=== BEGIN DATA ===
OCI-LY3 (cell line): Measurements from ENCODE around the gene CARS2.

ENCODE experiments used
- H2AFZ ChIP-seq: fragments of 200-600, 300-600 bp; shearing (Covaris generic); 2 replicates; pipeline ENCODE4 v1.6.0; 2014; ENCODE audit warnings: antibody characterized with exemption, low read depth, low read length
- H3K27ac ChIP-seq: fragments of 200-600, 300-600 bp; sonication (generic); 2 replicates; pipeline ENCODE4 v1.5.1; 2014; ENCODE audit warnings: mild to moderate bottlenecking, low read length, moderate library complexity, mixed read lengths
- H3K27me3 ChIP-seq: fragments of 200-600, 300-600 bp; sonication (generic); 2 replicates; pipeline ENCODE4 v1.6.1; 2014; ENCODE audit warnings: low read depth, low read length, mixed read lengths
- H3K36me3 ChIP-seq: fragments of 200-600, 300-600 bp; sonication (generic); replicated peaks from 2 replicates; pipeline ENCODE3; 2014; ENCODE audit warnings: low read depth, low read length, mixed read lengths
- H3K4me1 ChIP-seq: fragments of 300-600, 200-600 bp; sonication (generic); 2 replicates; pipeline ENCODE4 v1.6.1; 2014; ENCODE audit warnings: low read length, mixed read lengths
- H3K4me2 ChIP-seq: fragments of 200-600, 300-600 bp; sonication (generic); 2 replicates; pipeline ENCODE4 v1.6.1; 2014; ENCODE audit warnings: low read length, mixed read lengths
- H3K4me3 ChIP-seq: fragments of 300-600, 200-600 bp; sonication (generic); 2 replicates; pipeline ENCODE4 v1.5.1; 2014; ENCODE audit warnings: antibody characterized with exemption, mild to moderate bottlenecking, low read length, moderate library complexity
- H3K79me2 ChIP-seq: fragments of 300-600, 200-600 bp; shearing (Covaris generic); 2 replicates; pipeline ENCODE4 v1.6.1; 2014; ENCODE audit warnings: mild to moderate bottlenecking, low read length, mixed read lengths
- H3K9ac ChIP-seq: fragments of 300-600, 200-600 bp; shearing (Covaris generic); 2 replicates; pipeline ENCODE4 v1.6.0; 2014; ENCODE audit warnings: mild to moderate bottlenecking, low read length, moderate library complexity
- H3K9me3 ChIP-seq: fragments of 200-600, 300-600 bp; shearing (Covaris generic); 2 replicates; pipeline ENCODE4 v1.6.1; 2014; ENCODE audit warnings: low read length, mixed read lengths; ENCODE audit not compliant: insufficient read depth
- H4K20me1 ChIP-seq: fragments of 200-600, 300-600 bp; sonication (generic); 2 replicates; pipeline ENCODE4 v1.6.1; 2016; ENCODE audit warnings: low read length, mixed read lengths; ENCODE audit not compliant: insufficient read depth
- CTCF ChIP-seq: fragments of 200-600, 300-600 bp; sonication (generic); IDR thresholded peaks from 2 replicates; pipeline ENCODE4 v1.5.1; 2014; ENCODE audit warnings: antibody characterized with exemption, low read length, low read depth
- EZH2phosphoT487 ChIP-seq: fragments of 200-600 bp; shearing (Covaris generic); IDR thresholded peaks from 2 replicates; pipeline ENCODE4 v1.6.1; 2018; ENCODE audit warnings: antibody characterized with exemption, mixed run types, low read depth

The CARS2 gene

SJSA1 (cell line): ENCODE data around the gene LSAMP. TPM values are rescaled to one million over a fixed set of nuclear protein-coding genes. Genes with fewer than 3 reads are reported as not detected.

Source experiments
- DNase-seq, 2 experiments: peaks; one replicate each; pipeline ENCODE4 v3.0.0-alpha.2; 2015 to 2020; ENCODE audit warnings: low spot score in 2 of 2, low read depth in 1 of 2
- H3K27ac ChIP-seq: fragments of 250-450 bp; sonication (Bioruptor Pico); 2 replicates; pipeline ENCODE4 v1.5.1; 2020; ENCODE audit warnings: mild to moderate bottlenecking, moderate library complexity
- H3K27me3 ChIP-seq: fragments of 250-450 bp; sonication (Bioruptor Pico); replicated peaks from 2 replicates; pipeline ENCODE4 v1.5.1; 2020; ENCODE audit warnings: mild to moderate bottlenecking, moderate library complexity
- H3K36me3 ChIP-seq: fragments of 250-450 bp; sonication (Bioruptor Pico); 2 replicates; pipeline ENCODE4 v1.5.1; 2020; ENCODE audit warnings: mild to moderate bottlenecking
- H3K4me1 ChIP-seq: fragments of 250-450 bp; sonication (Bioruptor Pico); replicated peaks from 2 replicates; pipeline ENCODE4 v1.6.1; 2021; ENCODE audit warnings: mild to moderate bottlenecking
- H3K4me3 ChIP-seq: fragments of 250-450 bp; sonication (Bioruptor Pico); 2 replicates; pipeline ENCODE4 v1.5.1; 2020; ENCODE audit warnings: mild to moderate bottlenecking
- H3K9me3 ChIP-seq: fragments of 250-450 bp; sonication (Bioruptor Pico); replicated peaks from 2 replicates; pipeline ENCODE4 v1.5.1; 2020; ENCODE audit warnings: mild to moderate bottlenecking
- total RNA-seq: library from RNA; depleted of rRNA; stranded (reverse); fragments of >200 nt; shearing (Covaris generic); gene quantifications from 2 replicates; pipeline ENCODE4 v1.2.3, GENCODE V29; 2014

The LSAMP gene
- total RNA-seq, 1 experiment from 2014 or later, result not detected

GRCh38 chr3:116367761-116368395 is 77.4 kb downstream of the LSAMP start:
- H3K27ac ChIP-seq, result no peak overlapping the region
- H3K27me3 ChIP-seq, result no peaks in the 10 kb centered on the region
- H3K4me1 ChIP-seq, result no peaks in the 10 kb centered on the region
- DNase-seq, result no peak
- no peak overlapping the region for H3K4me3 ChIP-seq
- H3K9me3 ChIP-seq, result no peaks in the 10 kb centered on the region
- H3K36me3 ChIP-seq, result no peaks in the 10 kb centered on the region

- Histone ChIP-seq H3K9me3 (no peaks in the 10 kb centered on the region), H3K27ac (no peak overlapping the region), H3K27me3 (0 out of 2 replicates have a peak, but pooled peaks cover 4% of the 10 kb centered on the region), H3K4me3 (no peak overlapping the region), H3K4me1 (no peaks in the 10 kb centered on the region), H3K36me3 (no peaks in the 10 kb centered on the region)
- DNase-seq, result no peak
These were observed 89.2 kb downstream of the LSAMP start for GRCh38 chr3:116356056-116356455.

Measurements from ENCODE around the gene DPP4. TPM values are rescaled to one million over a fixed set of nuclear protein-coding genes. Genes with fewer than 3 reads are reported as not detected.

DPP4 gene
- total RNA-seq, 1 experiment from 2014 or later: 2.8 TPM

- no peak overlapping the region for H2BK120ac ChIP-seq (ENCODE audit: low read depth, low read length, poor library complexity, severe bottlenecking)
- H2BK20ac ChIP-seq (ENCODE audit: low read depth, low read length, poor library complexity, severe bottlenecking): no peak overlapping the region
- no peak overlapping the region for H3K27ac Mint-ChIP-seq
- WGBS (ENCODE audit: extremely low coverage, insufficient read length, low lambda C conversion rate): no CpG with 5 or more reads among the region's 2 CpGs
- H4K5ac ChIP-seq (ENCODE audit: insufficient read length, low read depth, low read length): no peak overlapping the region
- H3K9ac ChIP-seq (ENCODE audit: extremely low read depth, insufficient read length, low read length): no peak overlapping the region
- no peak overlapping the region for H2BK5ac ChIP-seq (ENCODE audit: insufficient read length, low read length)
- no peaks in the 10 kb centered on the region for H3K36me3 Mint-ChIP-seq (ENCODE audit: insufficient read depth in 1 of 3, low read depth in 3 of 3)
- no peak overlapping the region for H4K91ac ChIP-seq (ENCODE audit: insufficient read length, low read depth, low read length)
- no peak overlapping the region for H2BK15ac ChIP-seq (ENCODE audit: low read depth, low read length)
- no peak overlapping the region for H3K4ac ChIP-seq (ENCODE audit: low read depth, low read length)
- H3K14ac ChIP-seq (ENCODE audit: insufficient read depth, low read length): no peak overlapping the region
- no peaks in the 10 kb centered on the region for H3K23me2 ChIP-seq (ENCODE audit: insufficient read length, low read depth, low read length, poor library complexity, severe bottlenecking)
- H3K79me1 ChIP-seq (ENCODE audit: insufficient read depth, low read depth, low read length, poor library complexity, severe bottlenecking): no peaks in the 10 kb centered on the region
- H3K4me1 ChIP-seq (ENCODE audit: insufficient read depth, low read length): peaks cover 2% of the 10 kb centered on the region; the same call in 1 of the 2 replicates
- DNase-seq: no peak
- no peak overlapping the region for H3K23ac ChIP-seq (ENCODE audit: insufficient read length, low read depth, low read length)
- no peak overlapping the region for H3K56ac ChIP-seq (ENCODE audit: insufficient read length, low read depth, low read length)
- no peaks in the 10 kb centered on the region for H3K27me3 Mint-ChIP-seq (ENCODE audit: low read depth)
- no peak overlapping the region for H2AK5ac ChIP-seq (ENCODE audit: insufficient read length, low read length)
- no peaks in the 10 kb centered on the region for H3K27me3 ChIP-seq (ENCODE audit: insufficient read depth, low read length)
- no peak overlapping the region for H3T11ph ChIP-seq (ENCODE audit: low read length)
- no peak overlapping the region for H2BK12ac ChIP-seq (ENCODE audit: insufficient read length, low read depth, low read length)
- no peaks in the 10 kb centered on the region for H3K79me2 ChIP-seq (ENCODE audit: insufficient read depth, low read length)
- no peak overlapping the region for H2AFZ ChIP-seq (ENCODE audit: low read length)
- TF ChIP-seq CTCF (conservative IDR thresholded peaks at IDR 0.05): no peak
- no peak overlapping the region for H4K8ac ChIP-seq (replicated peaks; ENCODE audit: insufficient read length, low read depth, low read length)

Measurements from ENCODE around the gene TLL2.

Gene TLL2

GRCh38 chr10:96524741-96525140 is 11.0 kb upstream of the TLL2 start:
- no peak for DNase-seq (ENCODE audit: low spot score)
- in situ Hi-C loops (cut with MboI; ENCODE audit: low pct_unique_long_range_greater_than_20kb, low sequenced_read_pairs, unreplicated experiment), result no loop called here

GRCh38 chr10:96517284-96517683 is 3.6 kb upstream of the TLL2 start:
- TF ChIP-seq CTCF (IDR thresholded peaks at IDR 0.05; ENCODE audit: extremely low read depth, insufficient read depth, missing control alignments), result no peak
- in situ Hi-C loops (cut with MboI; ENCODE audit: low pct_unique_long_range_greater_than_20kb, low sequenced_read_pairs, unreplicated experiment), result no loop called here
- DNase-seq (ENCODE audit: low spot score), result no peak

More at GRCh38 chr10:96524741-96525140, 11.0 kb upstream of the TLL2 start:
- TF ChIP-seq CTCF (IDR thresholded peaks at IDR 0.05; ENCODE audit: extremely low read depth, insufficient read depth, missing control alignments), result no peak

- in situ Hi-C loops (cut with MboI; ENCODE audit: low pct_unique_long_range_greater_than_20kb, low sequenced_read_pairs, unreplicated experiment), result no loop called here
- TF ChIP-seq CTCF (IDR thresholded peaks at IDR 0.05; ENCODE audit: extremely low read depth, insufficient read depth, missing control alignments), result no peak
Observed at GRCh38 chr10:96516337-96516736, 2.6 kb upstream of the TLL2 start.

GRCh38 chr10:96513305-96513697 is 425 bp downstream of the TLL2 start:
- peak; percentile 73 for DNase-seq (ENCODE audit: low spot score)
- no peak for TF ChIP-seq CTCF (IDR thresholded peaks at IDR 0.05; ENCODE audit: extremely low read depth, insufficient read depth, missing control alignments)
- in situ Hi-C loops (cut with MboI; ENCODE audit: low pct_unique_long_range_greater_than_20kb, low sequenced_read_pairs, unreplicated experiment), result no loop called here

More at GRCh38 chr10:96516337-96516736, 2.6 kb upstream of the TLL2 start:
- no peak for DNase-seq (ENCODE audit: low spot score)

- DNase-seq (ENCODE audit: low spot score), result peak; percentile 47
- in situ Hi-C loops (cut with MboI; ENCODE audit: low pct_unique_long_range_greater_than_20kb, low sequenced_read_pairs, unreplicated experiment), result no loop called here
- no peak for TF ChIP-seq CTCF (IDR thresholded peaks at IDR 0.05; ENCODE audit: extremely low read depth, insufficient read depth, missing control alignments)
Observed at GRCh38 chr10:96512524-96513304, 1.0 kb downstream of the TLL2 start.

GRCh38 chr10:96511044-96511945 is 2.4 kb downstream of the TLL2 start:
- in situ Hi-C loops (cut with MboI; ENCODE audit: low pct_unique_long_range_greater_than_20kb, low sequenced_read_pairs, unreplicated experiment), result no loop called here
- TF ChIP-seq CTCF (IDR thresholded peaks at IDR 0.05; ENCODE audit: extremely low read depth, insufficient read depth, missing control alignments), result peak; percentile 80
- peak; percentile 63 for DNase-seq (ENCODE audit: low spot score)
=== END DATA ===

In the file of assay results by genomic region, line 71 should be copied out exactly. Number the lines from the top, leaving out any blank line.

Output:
Gene TLL2